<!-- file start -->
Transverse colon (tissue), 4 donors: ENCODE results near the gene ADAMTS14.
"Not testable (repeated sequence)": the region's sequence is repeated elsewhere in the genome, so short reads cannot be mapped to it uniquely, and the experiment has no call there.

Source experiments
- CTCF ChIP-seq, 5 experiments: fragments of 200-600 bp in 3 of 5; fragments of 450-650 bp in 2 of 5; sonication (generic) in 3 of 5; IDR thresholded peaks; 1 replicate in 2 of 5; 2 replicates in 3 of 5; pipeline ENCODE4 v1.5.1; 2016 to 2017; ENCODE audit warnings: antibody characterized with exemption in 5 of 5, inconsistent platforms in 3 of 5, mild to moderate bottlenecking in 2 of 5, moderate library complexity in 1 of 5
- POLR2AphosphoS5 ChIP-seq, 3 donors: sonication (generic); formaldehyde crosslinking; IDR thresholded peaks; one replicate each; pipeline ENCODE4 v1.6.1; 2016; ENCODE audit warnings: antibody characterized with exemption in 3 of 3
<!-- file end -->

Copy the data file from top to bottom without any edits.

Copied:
Transverse colon (tissue), 4 donors: ENCODE results near the gene ADAMTS14.
"Not testable (repeated sequence)": the region's sequence is repeated elsewhere in the genome, so short reads cannot be mapped to it uniquely, and the experiment has no call there.

Source experiments
- CTCF ChIP-seq, 5 experiments: fragments of 200-600 bp in 3 of 5; fragments of 450-650 bp in 2 of 5; sonication (generic) in 3 of 5; IDR thresholded peaks; 1 replicate in 2 of 5; 2 replicates in 3 of 5; pipeline ENCODE4 v1.5.1; 2016 to 2017; ENCODE audit warnings: antibody characterized with exemption in 5 of 5, inconsistent platforms in 3 of 5, mild to moderate bottlenecking in 2 of 5, moderate library complexity in 1 of 5
- POLR2AphosphoS5 ChIP-seq, 3 donors: sonication (generic); formaldehyde crosslinking; IDR thresholded peaks; one replicate each; pipeline ENCODE4 v1.6.1; 2016; ENCODE audit warnings: antibody characterized with exemption in 3 of 3